Brussels is encouraging Spain to organize an internal dialogue to solve the institutional crisis that has wracked it following Sunday’s referendum in Catalonia, which Madrid sees as unconstitutional.
The question of European Union (EU) accompaniment has been raised, but “right now I do not yet support international mediation; the priority now is internal dialogue,” Prime Minister Charles Michel told the Belgian Chamber on Thursday.
“Perhaps this position will need to be assessed ultimately, depending on developments and the state of affairs,” added the Belgian Prime Minister, pointing to the European Summit to be held on 19-20 October.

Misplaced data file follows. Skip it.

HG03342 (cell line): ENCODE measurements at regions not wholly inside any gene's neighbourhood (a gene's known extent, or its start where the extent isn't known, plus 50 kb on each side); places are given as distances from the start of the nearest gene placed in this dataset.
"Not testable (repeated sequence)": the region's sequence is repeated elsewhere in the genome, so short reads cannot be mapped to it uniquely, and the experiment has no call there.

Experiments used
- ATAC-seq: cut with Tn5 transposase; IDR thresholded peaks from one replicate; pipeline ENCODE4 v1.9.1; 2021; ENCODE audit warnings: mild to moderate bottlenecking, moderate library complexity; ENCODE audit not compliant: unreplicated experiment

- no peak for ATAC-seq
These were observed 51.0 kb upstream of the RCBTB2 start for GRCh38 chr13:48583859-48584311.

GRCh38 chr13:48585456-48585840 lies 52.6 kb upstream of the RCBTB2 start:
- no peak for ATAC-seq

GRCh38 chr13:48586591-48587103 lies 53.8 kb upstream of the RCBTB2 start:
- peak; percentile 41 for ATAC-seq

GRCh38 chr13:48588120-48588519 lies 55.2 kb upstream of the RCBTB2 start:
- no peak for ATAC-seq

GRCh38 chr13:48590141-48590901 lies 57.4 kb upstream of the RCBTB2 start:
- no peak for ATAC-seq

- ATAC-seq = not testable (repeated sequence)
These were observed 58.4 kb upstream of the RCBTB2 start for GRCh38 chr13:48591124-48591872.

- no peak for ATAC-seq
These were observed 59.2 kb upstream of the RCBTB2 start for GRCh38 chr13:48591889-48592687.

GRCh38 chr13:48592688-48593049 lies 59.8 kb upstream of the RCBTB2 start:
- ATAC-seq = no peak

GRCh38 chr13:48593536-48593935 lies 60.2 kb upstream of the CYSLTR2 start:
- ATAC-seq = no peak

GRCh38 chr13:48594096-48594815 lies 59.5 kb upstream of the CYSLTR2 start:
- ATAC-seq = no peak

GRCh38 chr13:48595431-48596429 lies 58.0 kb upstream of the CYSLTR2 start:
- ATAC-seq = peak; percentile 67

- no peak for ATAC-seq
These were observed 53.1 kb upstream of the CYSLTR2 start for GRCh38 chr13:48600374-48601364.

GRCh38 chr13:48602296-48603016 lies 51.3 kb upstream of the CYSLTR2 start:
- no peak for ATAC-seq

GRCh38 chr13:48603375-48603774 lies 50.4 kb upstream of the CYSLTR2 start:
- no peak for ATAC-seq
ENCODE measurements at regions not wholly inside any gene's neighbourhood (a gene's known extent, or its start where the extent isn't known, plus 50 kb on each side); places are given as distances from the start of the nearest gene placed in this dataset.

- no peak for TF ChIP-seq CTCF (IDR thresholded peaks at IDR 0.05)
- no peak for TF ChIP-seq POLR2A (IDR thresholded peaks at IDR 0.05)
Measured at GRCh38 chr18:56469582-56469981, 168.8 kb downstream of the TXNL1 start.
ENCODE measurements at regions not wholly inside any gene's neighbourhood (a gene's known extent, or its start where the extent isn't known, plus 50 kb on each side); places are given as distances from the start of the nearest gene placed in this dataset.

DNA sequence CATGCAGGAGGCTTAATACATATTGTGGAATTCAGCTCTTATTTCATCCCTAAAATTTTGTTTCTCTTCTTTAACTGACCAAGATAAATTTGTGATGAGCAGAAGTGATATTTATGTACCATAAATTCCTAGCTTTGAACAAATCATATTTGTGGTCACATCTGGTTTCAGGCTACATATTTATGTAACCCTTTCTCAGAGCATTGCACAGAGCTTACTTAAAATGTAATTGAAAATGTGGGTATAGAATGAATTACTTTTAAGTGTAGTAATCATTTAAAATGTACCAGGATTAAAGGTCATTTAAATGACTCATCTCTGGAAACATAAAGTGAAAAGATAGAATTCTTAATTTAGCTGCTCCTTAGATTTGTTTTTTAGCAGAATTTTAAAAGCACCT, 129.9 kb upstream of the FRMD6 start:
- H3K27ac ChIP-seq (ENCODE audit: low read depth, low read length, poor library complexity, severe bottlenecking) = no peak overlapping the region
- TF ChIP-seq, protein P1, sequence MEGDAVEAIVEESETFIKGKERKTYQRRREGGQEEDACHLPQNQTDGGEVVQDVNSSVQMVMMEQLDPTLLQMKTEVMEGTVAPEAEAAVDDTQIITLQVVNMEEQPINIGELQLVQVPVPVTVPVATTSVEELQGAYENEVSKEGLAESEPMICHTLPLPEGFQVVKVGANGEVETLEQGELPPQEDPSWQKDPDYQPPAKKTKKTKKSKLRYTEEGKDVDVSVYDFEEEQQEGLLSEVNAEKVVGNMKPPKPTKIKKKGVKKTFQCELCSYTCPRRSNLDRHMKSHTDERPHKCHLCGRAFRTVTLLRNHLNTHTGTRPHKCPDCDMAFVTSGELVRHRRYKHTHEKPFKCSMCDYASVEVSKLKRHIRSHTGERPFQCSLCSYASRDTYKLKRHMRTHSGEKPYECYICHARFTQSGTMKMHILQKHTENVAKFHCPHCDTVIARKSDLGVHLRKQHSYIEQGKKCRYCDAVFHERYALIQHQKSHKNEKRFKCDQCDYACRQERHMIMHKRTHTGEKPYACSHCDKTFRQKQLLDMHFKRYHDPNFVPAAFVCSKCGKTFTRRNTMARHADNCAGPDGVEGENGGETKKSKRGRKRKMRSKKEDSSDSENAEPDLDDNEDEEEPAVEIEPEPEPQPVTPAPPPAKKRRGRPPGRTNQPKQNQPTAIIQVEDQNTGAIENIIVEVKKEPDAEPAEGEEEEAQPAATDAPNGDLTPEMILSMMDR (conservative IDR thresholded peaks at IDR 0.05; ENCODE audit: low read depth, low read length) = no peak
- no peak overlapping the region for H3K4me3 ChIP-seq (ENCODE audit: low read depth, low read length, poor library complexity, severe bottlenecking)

Asked by the Vlaams Belang (Flemish Interest) party about the issue of recognizing Catalonia’s independence, Mr. Michel stressed that “there is no question of discussing a topic that has not come up at this stage.”
Recalling that the Catalan initiative has been “contested by the Spanish Constitutional Court”, he said developments needed to be examined. “But one needs to be consistent,” he explained. “You cannot say you want a dialogue and prejudge its results.”
The New Flemish Alliance (N-VA), which supports independence for Catalonia, was at the heart of the debate in the Chamber on Thursday, accused by some parliamentarians of influencing the federal government’s political line to the detriment of European construction, and by some of double-speak, separatist abroad and pragmatist in Belgium.
Parliament welcomed Michel’s condemnation – one of the rare ones in Europe – of the political violence observed during Sunday’s referendum in Catalonia.